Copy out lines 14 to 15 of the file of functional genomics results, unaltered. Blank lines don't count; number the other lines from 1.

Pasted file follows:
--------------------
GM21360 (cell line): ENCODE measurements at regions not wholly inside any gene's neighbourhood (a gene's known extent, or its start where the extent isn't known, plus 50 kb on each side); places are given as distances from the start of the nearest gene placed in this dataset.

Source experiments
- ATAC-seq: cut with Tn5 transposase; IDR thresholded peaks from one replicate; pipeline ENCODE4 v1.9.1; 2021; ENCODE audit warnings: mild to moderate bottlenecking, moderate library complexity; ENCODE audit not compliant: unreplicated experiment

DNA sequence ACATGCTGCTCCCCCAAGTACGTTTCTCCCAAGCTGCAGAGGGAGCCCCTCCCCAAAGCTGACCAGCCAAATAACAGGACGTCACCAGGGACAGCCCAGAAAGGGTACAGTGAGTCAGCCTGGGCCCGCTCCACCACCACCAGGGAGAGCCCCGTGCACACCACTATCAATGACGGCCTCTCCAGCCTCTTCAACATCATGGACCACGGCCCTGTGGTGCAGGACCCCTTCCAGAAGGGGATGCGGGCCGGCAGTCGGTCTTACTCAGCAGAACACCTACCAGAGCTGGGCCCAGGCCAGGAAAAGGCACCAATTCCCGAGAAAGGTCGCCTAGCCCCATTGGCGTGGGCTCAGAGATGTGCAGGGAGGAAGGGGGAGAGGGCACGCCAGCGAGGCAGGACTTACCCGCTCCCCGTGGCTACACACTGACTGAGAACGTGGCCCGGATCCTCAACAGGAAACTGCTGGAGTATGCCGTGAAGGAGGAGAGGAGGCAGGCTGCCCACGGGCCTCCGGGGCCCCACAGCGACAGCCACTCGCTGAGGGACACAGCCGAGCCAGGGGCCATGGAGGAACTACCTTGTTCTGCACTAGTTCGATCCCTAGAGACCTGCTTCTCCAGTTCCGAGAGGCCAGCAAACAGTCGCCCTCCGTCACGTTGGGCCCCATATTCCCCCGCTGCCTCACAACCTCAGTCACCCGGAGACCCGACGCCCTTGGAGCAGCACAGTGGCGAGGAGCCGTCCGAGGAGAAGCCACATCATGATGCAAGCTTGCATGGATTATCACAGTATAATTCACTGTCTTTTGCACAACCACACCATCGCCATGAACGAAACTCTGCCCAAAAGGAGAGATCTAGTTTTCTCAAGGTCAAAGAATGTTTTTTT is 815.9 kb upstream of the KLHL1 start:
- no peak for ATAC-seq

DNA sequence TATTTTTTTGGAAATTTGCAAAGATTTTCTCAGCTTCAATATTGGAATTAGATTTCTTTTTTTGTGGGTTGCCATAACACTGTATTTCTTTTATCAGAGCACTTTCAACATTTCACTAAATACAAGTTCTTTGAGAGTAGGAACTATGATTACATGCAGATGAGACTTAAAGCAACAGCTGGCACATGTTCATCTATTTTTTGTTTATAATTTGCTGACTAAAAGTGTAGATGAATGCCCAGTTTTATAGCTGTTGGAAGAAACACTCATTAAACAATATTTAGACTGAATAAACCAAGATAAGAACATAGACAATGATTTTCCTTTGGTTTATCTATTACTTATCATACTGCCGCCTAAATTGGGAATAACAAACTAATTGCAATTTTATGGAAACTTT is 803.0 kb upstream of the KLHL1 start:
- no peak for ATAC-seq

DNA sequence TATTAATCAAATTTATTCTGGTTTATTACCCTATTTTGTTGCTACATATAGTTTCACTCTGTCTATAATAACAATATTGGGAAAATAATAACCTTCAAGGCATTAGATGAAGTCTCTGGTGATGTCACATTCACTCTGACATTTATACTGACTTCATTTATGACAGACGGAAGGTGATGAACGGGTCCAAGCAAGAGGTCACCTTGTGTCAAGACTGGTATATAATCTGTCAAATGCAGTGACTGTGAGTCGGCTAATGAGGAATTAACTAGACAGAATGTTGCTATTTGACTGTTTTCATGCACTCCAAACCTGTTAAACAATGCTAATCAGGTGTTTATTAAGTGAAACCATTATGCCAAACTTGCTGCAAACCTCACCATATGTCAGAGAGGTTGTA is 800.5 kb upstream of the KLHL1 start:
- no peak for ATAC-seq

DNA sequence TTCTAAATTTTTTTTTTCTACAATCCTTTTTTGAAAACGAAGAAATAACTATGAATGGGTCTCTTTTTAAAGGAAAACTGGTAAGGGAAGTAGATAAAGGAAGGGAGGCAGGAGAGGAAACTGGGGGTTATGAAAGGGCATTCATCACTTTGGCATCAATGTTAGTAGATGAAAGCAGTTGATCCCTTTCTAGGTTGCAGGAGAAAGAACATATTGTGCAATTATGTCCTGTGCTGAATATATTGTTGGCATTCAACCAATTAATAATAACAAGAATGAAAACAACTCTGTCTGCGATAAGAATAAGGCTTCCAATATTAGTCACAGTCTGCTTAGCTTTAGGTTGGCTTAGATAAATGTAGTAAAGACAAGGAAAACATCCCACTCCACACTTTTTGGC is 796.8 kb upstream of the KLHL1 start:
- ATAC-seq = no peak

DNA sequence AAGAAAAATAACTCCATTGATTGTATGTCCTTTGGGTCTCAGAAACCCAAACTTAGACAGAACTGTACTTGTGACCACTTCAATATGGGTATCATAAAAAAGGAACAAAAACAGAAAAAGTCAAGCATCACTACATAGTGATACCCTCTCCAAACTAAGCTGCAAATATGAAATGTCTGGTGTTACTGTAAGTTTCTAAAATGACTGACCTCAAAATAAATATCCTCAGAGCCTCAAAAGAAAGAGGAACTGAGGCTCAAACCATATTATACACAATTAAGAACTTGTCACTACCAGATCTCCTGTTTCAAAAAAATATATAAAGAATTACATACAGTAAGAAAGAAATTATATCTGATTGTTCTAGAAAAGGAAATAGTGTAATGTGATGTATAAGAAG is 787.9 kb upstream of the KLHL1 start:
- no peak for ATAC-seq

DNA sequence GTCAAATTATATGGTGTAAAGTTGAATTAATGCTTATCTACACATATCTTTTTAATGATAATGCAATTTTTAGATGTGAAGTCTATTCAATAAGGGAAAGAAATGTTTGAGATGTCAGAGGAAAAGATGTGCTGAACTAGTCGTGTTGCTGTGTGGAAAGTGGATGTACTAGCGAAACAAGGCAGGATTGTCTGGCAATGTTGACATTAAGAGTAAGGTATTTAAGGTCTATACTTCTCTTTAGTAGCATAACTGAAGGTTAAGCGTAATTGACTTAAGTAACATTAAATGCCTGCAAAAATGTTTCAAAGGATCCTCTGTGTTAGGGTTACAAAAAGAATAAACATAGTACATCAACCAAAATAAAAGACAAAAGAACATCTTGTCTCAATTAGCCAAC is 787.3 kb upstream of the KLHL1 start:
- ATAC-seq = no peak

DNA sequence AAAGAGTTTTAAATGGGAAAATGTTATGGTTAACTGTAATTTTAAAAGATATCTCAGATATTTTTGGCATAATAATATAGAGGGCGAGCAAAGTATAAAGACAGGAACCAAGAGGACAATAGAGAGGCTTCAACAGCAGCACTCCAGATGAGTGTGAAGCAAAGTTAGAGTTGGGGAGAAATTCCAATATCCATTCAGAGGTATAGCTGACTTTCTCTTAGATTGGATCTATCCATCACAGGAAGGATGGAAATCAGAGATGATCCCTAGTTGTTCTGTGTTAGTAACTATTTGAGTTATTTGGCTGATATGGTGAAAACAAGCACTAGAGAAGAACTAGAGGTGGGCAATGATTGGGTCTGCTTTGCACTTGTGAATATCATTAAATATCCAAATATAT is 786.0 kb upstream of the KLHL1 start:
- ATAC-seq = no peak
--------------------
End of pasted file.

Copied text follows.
DNA sequence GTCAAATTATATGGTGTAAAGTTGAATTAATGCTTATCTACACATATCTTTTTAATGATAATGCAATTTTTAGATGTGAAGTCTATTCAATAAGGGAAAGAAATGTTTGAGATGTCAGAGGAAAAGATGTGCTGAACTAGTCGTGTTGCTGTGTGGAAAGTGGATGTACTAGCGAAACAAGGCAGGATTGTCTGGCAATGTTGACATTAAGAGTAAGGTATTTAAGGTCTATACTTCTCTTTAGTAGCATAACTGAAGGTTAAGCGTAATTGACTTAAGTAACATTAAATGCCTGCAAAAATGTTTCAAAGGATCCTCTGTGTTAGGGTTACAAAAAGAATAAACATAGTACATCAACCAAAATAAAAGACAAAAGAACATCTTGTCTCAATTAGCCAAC is 787.3 kb upstream of the KLHL1 start:
- ATAC-seq = no peak